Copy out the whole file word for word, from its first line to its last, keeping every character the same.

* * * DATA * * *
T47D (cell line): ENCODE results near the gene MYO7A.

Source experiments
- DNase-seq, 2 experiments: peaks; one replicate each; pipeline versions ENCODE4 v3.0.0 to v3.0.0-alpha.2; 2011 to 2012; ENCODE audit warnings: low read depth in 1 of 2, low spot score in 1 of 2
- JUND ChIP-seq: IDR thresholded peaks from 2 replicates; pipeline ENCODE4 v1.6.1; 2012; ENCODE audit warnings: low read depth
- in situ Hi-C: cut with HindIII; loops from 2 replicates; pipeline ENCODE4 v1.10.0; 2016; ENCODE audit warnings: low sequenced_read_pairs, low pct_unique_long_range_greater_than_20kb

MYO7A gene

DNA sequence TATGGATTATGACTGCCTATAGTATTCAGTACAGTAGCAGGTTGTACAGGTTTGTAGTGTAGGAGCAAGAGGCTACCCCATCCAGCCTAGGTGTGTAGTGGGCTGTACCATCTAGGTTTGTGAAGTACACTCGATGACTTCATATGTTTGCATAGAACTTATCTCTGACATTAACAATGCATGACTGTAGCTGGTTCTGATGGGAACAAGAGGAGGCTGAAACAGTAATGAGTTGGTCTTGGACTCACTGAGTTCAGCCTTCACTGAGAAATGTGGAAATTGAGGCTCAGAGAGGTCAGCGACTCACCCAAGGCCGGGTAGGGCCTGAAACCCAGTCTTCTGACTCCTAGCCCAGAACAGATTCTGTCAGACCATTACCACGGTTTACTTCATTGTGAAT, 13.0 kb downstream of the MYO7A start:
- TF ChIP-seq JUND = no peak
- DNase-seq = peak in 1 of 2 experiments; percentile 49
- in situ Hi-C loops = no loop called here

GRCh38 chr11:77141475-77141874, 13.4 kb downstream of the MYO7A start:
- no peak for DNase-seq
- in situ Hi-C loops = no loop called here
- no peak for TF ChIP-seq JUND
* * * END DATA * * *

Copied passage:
T47D (cell line): ENCODE results near the gene MYO7A.

Source experiments
- DNase-seq, 2 experiments: peaks; one replicate each; pipeline versions ENCODE4 v3.0.0 to v3.0.0-alpha.2; 2011 to 2012; ENCODE audit warnings: low read depth in 1 of 2, low spot score in 1 of 2
- JUND ChIP-seq: IDR thresholded peaks from 2 replicates; pipeline ENCODE4 v1.6.1; 2012; ENCODE audit warnings: low read depth
- in situ Hi-C: cut with HindIII; loops from 2 replicates; pipeline ENCODE4 v1.10.0; 2016; ENCODE audit warnings: low sequenced_read_pairs, low pct_unique_long_range_greater_than_20kb

MYO7A gene

DNA sequence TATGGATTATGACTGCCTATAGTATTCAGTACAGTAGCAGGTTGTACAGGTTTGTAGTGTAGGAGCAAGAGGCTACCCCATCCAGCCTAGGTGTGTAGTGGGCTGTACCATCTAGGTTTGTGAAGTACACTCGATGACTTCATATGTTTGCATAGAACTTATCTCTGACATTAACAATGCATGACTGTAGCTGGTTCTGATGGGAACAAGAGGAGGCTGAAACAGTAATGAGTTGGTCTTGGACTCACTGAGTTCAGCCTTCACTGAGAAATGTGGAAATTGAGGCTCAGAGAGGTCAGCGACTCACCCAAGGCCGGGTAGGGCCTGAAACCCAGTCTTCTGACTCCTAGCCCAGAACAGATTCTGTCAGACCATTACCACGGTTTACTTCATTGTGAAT, 13.0 kb downstream of the MYO7A start:
- TF ChIP-seq JUND = no peak
- DNase-seq = peak in 1 of 2 experiments; percentile 49
- in situ Hi-C loops = no loop called here

GRCh38 chr11:77141475-77141874, 13.4 kb downstream of the MYO7A start:
- no peak for DNase-seq
- in situ Hi-C loops = no loop called here
- no peak for TF ChIP-seq JUND